Thursday, August 27, 2009

Roubini Cautions on Ultra-Large Government Deficits

In the current Forbes, Nouriel Roubini writes in The Spend-And-Borrow Economy that:

The fiscal implications of the current policy package are particularly serious. For the time being, fiscal policy has been put at the service of survival, but the current price of survival is that net public debt is going to double as a share of GDP between 2008 and 2014. Even using the very optimistic forecasts of the Congressional Budget Office, which anticipate growth of around 4% over the next few years, the net debt burden will rise from 40% of GDP to 80%--that's an increase in the debt stock of about $9 trillion. The interest charge alone on that increased debt will be in the region of $300 billion to $400 billion a year, which in turn may mean more borrowing to pay the interest if primary deficits are not reduced. When governments reach the point where they are borrowing to pay the interest on their borrowing they are coming dangerously close to running a sovereign Ponzi scheme.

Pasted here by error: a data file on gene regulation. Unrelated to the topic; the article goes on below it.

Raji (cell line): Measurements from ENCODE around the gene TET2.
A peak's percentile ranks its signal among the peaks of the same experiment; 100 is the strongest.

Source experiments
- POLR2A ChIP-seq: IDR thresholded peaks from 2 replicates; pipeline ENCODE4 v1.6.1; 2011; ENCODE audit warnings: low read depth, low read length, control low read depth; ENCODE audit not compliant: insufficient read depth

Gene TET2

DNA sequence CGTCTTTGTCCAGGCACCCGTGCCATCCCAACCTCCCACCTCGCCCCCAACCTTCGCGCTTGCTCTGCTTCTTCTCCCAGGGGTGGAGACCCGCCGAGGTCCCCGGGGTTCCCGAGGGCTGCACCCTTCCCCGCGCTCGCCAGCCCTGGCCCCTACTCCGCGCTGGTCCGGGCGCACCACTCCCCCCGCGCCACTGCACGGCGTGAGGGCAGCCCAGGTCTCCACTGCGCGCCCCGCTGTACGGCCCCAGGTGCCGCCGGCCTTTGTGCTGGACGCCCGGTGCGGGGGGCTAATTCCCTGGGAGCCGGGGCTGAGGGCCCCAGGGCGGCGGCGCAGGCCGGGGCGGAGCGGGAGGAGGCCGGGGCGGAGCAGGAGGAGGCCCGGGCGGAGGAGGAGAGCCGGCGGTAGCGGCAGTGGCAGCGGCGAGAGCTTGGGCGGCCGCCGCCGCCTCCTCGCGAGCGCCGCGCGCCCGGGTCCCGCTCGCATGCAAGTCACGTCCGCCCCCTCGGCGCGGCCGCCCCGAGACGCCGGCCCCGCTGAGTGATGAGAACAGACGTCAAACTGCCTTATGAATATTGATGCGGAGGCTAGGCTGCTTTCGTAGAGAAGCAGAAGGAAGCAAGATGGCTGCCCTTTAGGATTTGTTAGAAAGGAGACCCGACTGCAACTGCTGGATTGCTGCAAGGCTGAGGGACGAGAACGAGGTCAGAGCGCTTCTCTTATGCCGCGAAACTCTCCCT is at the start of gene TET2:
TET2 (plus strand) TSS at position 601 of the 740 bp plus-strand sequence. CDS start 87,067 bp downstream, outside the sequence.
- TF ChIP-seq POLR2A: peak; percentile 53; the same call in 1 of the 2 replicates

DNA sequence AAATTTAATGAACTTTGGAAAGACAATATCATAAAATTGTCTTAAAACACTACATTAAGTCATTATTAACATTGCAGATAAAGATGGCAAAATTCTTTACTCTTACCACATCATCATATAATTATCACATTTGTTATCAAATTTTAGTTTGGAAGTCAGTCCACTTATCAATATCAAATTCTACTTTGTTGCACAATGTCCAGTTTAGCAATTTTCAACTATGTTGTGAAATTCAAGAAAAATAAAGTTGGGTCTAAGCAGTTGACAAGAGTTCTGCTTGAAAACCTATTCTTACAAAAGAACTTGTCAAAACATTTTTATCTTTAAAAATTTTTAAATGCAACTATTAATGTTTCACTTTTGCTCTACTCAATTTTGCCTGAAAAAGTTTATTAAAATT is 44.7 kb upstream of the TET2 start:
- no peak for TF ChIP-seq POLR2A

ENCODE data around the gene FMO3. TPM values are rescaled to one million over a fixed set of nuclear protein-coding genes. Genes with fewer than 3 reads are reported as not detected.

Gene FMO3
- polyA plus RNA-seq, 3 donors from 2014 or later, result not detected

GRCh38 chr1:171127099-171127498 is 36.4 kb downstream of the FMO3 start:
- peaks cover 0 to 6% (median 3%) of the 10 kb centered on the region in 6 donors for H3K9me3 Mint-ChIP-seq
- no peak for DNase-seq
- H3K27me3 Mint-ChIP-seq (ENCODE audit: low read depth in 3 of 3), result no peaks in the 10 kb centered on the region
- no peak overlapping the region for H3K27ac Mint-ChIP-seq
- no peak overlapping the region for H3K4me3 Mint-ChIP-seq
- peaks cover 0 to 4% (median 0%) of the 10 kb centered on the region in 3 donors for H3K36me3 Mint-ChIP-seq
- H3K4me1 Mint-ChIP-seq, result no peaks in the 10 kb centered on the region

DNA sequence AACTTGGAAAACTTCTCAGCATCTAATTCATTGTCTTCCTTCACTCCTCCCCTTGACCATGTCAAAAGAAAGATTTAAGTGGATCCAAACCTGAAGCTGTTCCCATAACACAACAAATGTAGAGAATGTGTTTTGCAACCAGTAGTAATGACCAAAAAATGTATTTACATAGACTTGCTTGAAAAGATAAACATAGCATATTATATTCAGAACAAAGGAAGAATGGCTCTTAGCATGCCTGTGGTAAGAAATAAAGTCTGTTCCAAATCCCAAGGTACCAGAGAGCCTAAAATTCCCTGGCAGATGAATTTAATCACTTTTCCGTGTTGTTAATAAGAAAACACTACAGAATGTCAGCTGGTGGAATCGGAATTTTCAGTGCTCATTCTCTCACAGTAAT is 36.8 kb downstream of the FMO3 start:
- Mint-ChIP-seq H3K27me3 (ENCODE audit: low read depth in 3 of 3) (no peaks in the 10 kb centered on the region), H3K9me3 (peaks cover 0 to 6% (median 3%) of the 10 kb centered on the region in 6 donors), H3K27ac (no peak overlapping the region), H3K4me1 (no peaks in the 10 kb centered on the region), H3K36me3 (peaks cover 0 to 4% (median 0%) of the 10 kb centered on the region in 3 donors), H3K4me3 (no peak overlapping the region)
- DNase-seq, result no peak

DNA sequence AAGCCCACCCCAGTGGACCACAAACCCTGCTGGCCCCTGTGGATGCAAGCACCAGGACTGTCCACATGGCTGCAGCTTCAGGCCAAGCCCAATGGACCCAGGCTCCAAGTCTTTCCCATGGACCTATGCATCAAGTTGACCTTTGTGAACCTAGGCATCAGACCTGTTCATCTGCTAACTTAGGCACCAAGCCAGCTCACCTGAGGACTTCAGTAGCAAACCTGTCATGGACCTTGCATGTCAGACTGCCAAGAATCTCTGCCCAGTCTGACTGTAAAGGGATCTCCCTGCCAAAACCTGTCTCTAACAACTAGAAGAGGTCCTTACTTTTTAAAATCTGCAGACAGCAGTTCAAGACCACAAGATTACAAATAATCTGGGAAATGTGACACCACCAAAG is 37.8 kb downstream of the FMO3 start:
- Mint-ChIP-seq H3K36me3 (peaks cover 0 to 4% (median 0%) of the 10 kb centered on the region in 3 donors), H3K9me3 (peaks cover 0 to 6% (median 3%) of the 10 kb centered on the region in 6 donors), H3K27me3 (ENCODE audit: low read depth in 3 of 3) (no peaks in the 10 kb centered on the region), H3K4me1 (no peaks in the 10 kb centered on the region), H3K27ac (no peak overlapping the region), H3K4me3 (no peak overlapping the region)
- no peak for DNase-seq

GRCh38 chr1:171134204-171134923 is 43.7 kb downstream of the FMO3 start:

This is from the same piece, referring to the recent crisis actions:

This massive escalation of central government spending and borrowing was necessary.

This is a lengthy article. It ends with an extended back-and-forth about inflationary and deflationary risks and perceptions thereof. He brings back the caution about the 1937 economic downturn in arguing for "growth" and tilting toward inflationary risks. People of Dr. Roubini's big-government persuasion are forever bringing up that downturn, without mentioning that we have suffered no Great Depression and that by the time 1937 rolled around, there was not just the fear but the fact of rising inflation and a Dow Jones Industrial Average that was at its all-time high except for about a 1-year period in 1929-30. So the Fed and the Feds took away the punchbowl. Absent the Great Crash, no one would remember that downturn, just as no one talks about the 1921 Depression that was treated conservatively and from which strong growth occurred without government intervention.

The other best thing besides its thoughtfulness and completeness about this Roubini article is that it avoids predicting the path of the stock averages or interest rates.

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